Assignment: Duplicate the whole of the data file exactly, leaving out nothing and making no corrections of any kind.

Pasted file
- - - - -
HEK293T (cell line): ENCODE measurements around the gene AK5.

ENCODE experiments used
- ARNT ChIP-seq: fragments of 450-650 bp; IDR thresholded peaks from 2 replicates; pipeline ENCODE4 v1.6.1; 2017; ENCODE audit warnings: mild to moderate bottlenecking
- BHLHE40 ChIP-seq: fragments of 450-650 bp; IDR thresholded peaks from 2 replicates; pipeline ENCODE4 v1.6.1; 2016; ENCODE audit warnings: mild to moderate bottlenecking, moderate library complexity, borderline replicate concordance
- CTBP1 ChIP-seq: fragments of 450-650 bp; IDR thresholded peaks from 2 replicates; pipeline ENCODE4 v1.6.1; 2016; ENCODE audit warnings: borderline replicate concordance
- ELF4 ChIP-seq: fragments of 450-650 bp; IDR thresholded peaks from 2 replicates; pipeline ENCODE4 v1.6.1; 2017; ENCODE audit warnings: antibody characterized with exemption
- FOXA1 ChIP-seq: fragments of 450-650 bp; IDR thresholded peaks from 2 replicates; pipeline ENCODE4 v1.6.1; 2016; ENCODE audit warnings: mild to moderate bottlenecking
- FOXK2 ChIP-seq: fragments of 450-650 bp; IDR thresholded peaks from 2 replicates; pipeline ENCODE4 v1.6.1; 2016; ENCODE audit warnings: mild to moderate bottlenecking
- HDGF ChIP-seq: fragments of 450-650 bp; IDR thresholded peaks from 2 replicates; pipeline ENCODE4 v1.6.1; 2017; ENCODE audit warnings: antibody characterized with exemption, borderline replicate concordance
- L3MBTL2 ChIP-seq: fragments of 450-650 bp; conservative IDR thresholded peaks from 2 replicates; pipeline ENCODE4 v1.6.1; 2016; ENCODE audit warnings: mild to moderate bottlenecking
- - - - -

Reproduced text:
HEK293T (cell line): ENCODE measurements around the gene AK5.

ENCODE experiments used
- ARNT ChIP-seq: fragments of 450-650 bp; IDR thresholded peaks from 2 replicates; pipeline ENCODE4 v1.6.1; 2017; ENCODE audit warnings: mild to moderate bottlenecking
- BHLHE40 ChIP-seq: fragments of 450-650 bp; IDR thresholded peaks from 2 replicates; pipeline ENCODE4 v1.6.1; 2016; ENCODE audit warnings: mild to moderate bottlenecking, moderate library complexity, borderline replicate concordance
- CTBP1 ChIP-seq: fragments of 450-650 bp; IDR thresholded peaks from 2 replicates; pipeline ENCODE4 v1.6.1; 2016; ENCODE audit warnings: borderline replicate concordance
- ELF4 ChIP-seq: fragments of 450-650 bp; IDR thresholded peaks from 2 replicates; pipeline ENCODE4 v1.6.1; 2017; ENCODE audit warnings: antibody characterized with exemption
- FOXA1 ChIP-seq: fragments of 450-650 bp; IDR thresholded peaks from 2 replicates; pipeline ENCODE4 v1.6.1; 2016; ENCODE audit warnings: mild to moderate bottlenecking
- FOXK2 ChIP-seq: fragments of 450-650 bp; IDR thresholded peaks from 2 replicates; pipeline ENCODE4 v1.6.1; 2016; ENCODE audit warnings: mild to moderate bottlenecking
- HDGF ChIP-seq: fragments of 450-650 bp; IDR thresholded peaks from 2 replicates; pipeline ENCODE4 v1.6.1; 2017; ENCODE audit warnings: antibody characterized with exemption, borderline replicate concordance
- L3MBTL2 ChIP-seq: fragments of 450-650 bp; conservative IDR thresholded peaks from 2 replicates; pipeline ENCODE4 v1.6.1; 2016; ENCODE audit warnings: mild to moderate bottlenecking